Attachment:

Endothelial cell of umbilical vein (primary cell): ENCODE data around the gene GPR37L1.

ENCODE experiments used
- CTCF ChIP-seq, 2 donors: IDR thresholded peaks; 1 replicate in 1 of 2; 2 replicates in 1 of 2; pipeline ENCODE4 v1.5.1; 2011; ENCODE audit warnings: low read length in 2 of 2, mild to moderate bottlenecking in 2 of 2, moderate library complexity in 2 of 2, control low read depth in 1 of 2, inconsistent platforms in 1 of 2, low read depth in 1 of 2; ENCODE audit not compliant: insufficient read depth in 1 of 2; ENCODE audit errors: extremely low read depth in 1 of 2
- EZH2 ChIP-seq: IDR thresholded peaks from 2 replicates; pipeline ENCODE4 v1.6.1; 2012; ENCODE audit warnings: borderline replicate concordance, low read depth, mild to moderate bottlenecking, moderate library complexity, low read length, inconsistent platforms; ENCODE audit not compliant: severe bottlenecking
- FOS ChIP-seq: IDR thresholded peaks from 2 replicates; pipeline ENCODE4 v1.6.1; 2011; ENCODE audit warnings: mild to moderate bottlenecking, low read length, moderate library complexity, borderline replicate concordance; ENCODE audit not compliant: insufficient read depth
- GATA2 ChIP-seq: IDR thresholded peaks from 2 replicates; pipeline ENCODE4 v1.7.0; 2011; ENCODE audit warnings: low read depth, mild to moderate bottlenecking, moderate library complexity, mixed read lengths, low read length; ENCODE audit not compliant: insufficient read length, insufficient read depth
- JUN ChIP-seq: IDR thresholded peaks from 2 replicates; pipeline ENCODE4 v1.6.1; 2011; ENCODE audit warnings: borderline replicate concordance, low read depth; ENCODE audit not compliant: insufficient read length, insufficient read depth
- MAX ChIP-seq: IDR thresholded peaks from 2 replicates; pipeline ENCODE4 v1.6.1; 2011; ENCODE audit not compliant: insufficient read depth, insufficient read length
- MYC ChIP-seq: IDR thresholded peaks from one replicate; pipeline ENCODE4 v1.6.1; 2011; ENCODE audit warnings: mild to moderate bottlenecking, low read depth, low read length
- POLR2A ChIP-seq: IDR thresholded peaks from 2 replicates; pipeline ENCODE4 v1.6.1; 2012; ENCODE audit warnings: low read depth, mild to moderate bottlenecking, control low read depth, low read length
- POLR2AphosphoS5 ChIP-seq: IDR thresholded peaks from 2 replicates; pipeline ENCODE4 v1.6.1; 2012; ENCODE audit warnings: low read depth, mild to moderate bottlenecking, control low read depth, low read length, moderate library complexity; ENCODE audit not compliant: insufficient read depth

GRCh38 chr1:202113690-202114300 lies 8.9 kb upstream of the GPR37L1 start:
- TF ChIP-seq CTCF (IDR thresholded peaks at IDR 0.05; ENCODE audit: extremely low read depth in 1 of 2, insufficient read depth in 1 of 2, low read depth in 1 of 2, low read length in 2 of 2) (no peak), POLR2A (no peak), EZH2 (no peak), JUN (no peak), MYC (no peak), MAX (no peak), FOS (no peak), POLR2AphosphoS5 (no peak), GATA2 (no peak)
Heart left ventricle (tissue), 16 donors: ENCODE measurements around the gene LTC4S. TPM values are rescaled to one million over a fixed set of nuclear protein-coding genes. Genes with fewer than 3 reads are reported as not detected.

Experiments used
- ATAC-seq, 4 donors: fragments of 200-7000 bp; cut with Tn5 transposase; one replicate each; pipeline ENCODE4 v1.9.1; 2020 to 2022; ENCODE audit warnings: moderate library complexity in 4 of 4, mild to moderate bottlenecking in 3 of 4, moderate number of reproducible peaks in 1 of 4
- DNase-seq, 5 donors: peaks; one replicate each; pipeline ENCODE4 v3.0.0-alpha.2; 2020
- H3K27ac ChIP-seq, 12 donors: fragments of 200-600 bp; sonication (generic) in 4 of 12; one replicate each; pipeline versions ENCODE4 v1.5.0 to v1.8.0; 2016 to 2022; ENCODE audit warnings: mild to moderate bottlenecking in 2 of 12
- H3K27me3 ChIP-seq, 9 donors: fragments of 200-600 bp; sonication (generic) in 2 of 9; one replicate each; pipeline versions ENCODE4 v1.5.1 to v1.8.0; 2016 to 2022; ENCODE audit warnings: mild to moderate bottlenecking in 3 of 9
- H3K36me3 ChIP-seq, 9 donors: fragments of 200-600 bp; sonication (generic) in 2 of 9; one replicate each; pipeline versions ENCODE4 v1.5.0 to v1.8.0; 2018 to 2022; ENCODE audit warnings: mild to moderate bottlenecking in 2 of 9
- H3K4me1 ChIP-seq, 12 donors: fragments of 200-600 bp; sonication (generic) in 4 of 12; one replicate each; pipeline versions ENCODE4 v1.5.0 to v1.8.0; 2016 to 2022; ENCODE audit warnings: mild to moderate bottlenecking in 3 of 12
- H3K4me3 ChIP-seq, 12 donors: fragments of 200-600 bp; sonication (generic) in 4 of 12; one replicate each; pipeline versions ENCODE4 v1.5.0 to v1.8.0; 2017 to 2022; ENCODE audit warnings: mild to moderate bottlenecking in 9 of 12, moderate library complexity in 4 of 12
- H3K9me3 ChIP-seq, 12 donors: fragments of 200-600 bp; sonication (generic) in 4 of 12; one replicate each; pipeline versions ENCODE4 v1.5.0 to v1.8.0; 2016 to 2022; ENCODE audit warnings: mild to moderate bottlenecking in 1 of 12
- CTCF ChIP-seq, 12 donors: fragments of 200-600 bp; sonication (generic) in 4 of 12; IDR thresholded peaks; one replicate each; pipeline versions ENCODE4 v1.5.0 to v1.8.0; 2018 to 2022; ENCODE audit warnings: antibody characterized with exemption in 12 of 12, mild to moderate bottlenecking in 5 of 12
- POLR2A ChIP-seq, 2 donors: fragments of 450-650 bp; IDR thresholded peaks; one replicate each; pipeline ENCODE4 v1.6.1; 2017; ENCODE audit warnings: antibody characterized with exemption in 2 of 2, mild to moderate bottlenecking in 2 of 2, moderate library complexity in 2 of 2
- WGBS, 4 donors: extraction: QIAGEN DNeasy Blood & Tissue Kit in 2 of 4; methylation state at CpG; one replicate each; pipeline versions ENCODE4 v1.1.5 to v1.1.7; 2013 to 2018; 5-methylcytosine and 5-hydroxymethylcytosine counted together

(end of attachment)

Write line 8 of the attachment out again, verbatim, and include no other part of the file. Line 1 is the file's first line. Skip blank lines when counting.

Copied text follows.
- MAX ChIP-seq: IDR thresholded peaks from 2 replicates; pipeline ENCODE4 v1.6.1; 2011; ENCODE audit not compliant: insufficient read depth, insufficient read length